"For the Fortune"
When people do things for fame, their desire for fortune is not far behind. It is part of experiencing popular culture and achieving “success”. A lot of things that happen in our culture is driven by money. Corporations have been opportunistic in exploiting people’s desire to engage in culture. The companies have profited immensely as a result. The flip side is that not all originators within the culture have received the fortune that has come with the increasing fame. “Cashing out” only happens to a few if properly positioned.
Reaching back to the previous conversation, let’s dig deeper into the concept of doing things “for the fortune.” It’s another motive for participating in culture past the love and interest. People look to instantly convert fame into fortune. My guys at WDRFA coined the phrase “Perception Worth More Than Money.” In people’s minds, they believe they are doing things for the fame and fortune. The fame comes so fast that spectators assume that the likes on IG or the number of views on YouTube equate to riches for the person of interest. Based on this assumption, the creator tends to do one of two things – go harder and determine how to capitalize off the popularity or create a false narrative that they are already profiting off the fame. They want to give off the aura of being about their bread.
What you will find is that most of these folks will not be around long enough to impact the culture.. They are here to extract what they can and move on. With the pandemic, it has accelerated the reality that everything in popular culture has turned into a capitalistic opportunity. It’s not all bad though. There are people who have embraced culture and turned a hobby into something positive. I have friends who started careers and businesses within the industries they followed intently. We’ve seen small shops/companies turn into giants within the culture and become richer and more famous than they imagined.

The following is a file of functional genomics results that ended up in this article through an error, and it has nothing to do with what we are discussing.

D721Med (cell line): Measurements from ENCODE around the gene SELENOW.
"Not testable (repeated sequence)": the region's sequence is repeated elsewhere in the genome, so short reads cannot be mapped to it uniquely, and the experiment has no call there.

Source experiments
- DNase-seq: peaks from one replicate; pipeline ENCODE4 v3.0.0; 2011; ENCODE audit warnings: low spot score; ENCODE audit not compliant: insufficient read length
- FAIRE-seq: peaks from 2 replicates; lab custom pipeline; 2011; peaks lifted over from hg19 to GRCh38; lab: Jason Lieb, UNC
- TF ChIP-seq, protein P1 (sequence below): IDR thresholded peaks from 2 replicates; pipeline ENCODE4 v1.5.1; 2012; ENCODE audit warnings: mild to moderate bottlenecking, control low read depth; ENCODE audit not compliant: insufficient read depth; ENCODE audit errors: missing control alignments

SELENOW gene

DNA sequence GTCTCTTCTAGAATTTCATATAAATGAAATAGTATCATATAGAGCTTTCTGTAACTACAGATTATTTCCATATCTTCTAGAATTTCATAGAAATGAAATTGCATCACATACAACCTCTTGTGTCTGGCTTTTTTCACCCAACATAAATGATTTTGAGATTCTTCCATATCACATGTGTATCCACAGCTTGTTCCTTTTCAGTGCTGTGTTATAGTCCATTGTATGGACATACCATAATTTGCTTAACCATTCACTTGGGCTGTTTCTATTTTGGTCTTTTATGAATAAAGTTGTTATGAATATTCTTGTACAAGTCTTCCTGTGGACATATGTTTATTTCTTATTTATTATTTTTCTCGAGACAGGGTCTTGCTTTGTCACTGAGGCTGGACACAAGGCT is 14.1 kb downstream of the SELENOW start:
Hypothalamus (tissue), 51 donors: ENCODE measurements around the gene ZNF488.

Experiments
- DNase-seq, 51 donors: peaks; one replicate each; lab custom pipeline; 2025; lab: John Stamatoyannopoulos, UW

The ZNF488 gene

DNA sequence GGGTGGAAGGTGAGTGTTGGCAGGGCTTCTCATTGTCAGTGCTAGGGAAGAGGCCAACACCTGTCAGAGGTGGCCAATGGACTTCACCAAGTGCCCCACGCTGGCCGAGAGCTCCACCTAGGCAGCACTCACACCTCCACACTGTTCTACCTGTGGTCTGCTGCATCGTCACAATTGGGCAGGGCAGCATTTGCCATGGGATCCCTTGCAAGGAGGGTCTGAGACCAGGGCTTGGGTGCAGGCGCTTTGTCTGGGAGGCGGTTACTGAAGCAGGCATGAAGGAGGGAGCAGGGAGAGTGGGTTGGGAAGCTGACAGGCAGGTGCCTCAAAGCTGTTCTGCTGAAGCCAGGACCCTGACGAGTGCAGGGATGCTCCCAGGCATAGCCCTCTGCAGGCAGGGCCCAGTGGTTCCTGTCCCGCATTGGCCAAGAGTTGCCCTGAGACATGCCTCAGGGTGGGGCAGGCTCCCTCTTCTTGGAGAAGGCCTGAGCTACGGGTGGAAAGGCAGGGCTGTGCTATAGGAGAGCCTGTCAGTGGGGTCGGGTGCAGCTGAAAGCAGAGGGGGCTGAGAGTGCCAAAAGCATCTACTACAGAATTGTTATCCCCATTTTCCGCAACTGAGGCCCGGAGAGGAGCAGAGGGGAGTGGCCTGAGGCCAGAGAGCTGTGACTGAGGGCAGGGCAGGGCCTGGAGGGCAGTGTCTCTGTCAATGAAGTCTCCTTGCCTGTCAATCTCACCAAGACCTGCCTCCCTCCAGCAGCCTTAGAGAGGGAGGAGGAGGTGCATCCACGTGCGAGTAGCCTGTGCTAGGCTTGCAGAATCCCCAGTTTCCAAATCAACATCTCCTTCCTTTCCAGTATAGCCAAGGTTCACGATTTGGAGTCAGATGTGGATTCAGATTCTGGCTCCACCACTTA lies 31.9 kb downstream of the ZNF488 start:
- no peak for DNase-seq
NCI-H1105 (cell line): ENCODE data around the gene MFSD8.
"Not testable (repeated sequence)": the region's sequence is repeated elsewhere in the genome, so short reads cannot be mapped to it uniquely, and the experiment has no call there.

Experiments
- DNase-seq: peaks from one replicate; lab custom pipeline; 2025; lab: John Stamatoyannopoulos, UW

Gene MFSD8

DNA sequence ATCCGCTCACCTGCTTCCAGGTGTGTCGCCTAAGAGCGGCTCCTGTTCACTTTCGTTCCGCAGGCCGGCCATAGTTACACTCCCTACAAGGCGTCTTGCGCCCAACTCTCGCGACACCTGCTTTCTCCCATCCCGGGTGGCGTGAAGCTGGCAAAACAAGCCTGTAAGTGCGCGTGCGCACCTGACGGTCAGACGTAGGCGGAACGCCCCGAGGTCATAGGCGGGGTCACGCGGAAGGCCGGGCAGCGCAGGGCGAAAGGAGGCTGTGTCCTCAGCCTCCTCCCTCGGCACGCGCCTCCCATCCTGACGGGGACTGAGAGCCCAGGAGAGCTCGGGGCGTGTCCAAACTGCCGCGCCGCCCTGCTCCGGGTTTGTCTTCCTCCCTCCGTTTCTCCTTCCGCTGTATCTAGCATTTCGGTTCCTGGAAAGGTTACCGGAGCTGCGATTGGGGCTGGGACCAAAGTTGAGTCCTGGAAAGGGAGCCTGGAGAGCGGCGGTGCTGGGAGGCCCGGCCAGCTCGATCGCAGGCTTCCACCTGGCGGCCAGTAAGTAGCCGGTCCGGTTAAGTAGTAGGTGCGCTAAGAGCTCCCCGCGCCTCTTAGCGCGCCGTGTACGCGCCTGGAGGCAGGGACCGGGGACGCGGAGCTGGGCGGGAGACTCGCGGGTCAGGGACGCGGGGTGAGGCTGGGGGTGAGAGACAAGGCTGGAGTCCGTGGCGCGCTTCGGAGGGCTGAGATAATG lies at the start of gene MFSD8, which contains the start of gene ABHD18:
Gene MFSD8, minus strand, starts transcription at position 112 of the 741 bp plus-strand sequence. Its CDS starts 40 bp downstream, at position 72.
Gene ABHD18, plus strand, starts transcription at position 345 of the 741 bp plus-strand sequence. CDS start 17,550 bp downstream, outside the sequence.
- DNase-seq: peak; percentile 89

Let me speak to my own transition as a sneaker lover. At one point in time, I had between 300 – 400 pairs of shoes. I have worked at sneaker stores (big boxes and boutiques) and stood in line for sneakers. I have been featured in magazines and on websites. As the sneaker culture grew in popularity, it became more and more commoditized. After some introspection, I made the decision to divest my investment. I sold most of my shoes as my wife and I were transitioning to a new city. The profit helped us get a great start and I didn’t have to move a crazy amount of shoes a thousand miles. I still support the brands I like and buy occasionally but the game is totally different. Every shoe that’s worth any value based on quality is purchased via resell market. I’m thankful for my run but the culture is for other people now. Cashing out is never a bad thing but I believe it’s always better to leave the game in a stronger place than when you started.
By: K Miles II